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When I try to ssh, the password prompt takes too long (almost two minutes) to appear.

Why does this happen?

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1  
The answer of Gilles should be the answer as explained in the comments, really. –  gertvdijk Jan 25 '13 at 17:47

6 Answers 6

up vote 34 down vote accepted

There are several things that can go wrong. Add -vvv to make ssh print a detailed trace of what it's doing, and see where it's pausing.

The problem could be on the client or on the server.

A common problem on the server is if you're connecting from a client for which reverse DNS lookups time out. (A “reverse DNS lookup” means getting back from the client machine's IP address to a host name. It isn't really useful for security, only slightly helpful to diagnose breakin attempts from log entries, but the default configuration does it anyway.) To turn off reverse DNS lookups, add UseDNS no to /etc/ssh/sshd_config (you need to be root on the server).

Another thing that can go wrong is GSSAPI authentication timing out. If you don't know what that is, you're probably not relying on it; you can turn it off by adding the line GSSAPIAuthentication no to /etc/ssh/ssh_config or ~/.ssh/config (that's on the client side).

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For me it was the GSSAPIAuthentication problem. Thank you. –  Raja Varma Oct 18 '13 at 10:18
    
This has been a problem for me when I ssh into a server in my own apartment. Some combination of DynDNS and port fowarding must've made me hit the DNS timeout issue you described. Thank you! –  Jack O'Connor Dec 23 '13 at 10:44
1  
GSSAPI was my problem, thanks. –  jco Dec 23 '13 at 11:28
    
I also had to disable GSSAPI, it's enabled by default on Raspberry PI radpbian. –  Tomáš Zato Jan 3 at 14:36
2  
Reverse DNS lookup was my problem –  trinth Jun 24 at 19:13

Let time the login process and see how long it will take:

[root@gislab00207 ~]# time ssh root@ISSLABNTL01
root@isslabntl01's password:
Last login: Fri Oct  4 07:55:03 2013 from 3.60.40.232

[root@ISSLABNTL01 ~]# exit
logout
Connection to ISSLABNTL01 closed.

real    0m45.192s
user    0m0.003s
sys     0m0.005s

You have new mail in /var/spool/mail/root
[root@gislab00207 ~]#

See above it took about 45 seconds to login -------- VERY SLOW

Once You login as root edit sshd_config file and change the UseDNS entry as below. Here I am using sed instead of editing the file.

[root@ISSLABNTL01 ~]# grep -i dns /etc/ssh/sshd_config
#UseDNS yes

[root@ISSLABNTL01 ~]# sed -i 's/#UseDNS yes/UseDNS no/g' /etc/ssh/sshd_config
[root@ISSLABNTL01 ~]# grep -i dns /etc/ssh/sshd_config
UseDNS no

[root@ISSLABNTL01 ~]# service sshd restart
Stopping sshd:                                             [  OK  ]
Starting sshd:                                             [  OK  ]
[root@ISSLABNTL01 ~]# exit

Let us time the login process and see now how long it will takes.

[root@gislab00207 ~]# time ssh root@ISSLABNTL01
root@isslabntl01's password:
Last login: Fri Oct  4 07:55:03 2013 from 3.60.40.232

[root@ISSLABNTL01 ~]# exit
logout

Connection to ISSLABNTL01 closed.

real    0m6.192s
user    0m0.003s
sys     0m0.005s

You have new mail in /var/spool/mail/root
[root@gislab00207 ~]#

See it took now 6 seconds, the time for me to type the password.

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fantastic.. a point re time.. the useDNS no fixed it for me.. I had password authentication and the delay was for that password entering prompt to appear.. I waited for that to appear then did ctrl-c so the 'time' didn't include me entering the password. –  barlop Sep 3 at 2:09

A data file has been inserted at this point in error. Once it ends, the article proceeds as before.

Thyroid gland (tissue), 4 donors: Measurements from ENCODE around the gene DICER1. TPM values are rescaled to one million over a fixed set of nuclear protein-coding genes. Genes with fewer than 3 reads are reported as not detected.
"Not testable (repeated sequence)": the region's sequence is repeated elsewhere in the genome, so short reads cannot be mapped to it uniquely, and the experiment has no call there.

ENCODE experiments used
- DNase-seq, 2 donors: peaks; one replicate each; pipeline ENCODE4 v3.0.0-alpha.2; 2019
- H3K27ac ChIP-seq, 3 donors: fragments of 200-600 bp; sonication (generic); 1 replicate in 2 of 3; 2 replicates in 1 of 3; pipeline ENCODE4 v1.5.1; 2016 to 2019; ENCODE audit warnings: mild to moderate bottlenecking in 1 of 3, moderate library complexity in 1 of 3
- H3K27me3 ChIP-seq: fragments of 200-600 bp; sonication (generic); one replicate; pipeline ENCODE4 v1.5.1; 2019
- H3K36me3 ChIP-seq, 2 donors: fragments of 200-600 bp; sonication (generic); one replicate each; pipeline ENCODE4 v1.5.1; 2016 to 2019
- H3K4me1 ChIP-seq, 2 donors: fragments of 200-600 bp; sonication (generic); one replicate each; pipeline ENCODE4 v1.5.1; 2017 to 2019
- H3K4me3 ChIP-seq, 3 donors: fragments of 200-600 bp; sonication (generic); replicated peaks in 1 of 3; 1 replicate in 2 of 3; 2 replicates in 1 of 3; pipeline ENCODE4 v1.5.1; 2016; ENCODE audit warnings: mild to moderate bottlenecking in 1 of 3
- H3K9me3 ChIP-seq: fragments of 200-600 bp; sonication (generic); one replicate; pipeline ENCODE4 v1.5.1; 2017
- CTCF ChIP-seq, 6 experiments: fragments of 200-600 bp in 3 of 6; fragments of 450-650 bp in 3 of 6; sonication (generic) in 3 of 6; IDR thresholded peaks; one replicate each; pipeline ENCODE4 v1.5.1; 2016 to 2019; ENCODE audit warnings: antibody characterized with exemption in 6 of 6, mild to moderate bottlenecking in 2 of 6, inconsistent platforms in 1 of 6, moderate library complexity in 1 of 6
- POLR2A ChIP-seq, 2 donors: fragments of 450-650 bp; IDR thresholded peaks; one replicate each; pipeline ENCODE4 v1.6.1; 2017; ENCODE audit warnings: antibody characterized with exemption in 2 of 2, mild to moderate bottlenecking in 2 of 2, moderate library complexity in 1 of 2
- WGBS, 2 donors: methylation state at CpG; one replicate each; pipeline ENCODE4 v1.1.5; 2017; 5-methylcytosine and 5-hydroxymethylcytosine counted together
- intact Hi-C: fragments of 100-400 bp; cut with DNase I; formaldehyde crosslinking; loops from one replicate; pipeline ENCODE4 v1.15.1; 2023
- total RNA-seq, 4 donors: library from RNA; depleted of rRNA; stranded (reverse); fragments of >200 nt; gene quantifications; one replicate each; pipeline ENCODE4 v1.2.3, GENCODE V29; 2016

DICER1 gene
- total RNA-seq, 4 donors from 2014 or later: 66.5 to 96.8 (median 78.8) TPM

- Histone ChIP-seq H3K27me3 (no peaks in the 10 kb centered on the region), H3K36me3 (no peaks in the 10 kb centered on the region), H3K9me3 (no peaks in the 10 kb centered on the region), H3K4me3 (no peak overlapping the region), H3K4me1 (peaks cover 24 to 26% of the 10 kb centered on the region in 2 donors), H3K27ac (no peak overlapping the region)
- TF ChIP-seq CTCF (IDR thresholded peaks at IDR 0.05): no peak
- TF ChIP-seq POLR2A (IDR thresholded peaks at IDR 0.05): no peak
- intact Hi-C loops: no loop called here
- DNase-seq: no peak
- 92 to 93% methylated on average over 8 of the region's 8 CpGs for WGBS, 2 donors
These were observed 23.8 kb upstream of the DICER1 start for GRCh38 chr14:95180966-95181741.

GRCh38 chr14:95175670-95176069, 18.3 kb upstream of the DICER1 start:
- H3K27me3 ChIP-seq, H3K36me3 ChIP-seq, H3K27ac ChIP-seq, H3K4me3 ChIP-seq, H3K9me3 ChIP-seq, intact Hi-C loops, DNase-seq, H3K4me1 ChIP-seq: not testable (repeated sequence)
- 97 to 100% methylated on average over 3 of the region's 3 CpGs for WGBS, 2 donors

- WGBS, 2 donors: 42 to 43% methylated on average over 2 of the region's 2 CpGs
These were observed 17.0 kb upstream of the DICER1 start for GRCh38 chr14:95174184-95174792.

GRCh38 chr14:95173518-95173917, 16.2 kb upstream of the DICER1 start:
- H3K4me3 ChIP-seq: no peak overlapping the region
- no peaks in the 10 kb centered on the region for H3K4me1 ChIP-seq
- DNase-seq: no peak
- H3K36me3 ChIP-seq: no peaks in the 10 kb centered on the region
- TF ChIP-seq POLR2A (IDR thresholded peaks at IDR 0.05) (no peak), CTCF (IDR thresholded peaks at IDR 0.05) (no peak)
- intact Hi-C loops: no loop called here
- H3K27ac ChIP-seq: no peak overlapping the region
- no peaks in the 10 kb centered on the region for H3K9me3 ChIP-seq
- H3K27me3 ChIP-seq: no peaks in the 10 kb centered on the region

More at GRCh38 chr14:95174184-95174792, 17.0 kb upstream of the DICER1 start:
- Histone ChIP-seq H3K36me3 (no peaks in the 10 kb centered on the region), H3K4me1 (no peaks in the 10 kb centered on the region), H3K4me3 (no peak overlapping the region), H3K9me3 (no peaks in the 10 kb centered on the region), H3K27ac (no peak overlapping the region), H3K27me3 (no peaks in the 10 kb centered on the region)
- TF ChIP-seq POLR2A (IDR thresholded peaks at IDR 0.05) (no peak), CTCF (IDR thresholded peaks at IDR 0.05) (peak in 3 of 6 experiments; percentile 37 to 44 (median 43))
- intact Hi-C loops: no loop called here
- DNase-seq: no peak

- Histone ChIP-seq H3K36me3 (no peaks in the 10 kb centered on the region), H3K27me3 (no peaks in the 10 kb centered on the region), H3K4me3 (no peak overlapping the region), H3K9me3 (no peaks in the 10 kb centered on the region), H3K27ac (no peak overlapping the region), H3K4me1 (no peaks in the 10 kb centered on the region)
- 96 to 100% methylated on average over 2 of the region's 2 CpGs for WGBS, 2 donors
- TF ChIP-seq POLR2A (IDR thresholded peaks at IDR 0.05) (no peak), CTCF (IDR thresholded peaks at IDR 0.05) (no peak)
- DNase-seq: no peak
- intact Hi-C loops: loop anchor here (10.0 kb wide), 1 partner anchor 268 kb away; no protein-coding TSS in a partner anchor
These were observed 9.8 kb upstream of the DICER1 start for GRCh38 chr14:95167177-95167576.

The debug output for ssh in my case just stopped for 30 seconds while it was 'connecting'. The solution turned out to be related to the DNS settings on my local system. A previous network configuration had left behind a bogus DNS server in the /etc/resolv.conf file. Replacing it with a current DNS server fixed the problem.

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For me was changing system dns to 127.0.0.1, prior to this is was a non-existing host.

nano /etc/resolv.conf

And write the following

domain localdomain
search localdomain
(Removed this line) ===> nameserver 10.0.0.1
(Added this line) ===> nameserver 127.0.0.1
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For me, this file seemed to be /etc/resolv.conf (no e) –  shadow Apr 13 at 22:58

I don't know as much about the poster's environment as I'd like to, but for others with a similar problem, it may be an issue with sssd, which we use to tie-in ldap mojo.

This happens to me:

$ time ssh server.example.com

real  2m0.018s
user  0m0.006s
sys   0m0.004s

I have to gain access to the server (in my case via the console) then do a:

service restart sssd

After that, things just work. I haven't had time to debug the root cause, but this bandaid works for me.

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It is something that comes wrong from Ubuntu's installation.

To fix it you have to change this line in /etc/nsswitch.conf:

hosts:          files mdns4_minimal [NOTFOUND=return] dns mdns4

And change it for this one:

hosts:          files dns
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3  
Ubuntu's configuration isn't wrong. In some cases (home networks with no central DNS servers), it's the right thing. In others (networks where mDNS requests time out), it's bad. –  Gilles Jan 22 '13 at 21:16
    
the [NOTFOUND=return] should not be there. –  Neuquino Jan 25 '13 at 17:47
4  
@Neuquino It should be there. It's there for a reason you don't understand, apparently. Fiddling with your nsswitch.conf like this is asking for trouble and not providing a general solution to slow SSH. –  gertvdijk Jan 25 '13 at 17:47

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